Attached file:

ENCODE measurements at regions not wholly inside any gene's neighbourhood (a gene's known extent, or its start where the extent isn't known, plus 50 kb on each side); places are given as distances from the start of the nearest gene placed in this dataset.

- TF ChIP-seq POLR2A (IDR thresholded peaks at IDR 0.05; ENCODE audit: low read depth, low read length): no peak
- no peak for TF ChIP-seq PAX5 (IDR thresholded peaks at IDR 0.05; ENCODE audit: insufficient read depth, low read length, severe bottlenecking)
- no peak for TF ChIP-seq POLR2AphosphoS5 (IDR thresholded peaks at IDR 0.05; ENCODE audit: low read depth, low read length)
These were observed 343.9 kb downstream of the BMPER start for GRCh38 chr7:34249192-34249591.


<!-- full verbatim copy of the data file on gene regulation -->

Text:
ENCODE measurements at regions not wholly inside any gene's neighbourhood (a gene's known extent, or its start where the extent isn't known, plus 50 kb on each side); places are given as distances from the start of the nearest gene placed in this dataset.

- TF ChIP-seq POLR2A (IDR thresholded peaks at IDR 0.05; ENCODE audit: low read depth, low read length): no peak
- no peak for TF ChIP-seq PAX5 (IDR thresholded peaks at IDR 0.05; ENCODE audit: insufficient read depth, low read length, severe bottlenecking)
- no peak for TF ChIP-seq POLR2AphosphoS5 (IDR thresholded peaks at IDR 0.05; ENCODE audit: low read depth, low read length)
These were observed 343.9 kb downstream of the BMPER start for GRCh38 chr7:34249192-34249591.